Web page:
How E-retailers can make a sustainable ‘price match promise’ to grow business while protecting margins
As recession continues to bite, forcing even well known and loved names into receivership, we all know it’s essential to keep customers buying from us. And, in order to achieve this, you have to be absolutely certain you are offering the best price around.
Of course in any market sector, there are many online retailers, all competing for the same customers and, more importantly, their money. To triumph in the face of such intense opposition you’re going to need an angle or edge; something to make sure you’re ahead of the competition and that allows you prove it too.
This is where services like Competitor Price Watch (CPW) can help. In this post I'll describe the concept behind these services and finish with three examples showing how it can be applied.
The CPW service reveals key opportunities and threats
The Competitor Price Watch system means that you can stay informed of every price change on a daily basis. The system even focuses attention on the most significant changes as they happen.
The system also identifies areas where you might not even realise there is an opportunity for growth. Whilst you obviously want to be sure you’re not pricing too high, a lot of people don’t ever consider they might be underselling products by a considerable margin.
CPW can give you all this information at the click of a button to include on your site or you can set up a daily targeted email.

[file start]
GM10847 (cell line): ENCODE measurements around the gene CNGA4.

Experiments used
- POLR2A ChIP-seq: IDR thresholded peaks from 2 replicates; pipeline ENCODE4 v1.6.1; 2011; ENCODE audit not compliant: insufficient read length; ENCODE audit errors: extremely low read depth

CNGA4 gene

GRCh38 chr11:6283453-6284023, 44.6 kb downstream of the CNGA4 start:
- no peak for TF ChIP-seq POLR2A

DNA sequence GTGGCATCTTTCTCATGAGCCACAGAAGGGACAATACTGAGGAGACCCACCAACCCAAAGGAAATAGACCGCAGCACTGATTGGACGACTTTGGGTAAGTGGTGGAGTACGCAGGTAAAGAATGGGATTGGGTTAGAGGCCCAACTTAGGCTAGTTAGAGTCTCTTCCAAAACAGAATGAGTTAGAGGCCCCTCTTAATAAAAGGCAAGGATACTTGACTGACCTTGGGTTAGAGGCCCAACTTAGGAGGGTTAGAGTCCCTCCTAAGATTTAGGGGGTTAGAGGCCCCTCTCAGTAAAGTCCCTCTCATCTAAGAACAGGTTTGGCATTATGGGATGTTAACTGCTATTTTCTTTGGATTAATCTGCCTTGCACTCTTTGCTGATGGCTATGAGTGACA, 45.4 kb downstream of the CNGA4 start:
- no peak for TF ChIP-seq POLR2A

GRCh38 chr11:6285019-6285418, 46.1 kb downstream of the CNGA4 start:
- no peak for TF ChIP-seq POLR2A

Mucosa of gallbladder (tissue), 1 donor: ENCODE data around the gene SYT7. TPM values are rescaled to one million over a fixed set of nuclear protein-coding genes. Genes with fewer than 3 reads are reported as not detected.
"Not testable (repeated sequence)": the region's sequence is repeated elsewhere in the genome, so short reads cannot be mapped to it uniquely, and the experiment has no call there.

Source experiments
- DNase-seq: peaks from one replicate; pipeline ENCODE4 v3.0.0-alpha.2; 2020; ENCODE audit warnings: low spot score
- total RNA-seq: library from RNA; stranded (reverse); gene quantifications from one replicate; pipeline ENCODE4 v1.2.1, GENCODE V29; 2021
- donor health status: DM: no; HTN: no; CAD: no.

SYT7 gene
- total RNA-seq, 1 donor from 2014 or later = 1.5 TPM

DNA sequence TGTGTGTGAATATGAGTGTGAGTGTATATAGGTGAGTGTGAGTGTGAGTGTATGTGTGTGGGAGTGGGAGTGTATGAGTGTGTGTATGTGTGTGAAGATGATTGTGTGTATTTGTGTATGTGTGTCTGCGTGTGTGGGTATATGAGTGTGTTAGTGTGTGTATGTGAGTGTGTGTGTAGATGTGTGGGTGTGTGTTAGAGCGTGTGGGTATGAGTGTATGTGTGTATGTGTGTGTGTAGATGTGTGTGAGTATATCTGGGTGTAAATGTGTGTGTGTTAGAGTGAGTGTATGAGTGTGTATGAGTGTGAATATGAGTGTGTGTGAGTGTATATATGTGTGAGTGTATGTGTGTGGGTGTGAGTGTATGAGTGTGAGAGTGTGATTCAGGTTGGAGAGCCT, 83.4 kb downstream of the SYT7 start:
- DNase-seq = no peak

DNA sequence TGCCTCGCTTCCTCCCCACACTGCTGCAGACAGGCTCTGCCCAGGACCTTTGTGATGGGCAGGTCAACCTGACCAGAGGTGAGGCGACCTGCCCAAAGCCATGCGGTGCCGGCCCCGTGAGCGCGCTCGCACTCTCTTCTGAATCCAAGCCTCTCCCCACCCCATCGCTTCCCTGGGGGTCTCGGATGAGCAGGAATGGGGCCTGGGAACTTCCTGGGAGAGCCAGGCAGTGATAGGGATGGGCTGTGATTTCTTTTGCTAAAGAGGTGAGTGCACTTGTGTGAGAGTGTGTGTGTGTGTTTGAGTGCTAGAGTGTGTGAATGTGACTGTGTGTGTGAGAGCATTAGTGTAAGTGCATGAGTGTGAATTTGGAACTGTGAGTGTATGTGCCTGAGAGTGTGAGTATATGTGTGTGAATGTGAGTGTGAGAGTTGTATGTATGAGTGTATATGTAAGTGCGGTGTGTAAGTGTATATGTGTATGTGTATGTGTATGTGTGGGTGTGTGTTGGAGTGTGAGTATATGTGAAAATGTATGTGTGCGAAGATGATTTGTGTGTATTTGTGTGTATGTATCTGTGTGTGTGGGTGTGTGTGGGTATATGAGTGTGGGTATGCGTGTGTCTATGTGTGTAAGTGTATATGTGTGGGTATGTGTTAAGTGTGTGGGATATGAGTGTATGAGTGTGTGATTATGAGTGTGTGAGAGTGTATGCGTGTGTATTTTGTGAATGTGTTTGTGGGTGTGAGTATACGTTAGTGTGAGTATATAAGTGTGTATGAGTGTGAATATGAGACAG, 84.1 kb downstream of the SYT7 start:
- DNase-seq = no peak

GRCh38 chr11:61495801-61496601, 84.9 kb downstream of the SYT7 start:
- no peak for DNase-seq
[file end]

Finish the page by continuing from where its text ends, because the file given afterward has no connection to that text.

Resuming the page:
Competitor Price Watch also enables you to feature a ‘price match promise’ box on your final product page. The box shows potential customers which of your matched competitors you beat on price – a simple on-site addition that has been proven to reduce cart abandonment.
It’s wise to leave competitors cheaper than you off the list!
A human approach generates more reliable results
Few companies in the current marketplace offer a similar service to CPW.
To the best of our knowledge, it's the only price match tool in existence that doesn’t use any kind of spidering or scraping software to find the products you are looking to match against.
In fact, we believe Competitor Price Watch is the only price matching service employing human matching at initial set up. So, when you present the list of products you want to match and the competing companies you want to monitor, it doesn’t just run a computer program over the internet, missing more than half the potential matches due to an absence of unique product codes or alternative descriptions.
Instead, CPW assigns up to 20 trained data miners to visit each company website in turn and, using the on-site search facilities, they search for each of your products one at a time.
This approach means even competing products described differently on other sites (to a computer, a black size 12 Gucci evening dress is totally different from a Gucci evening dress in black, size 12) are instantly identified. You don’t need a unique product code or to match an identical product! Just tell Competitor Price Watch you want to match generic versions of an item and you can track every own-brand competitor make competing with your products.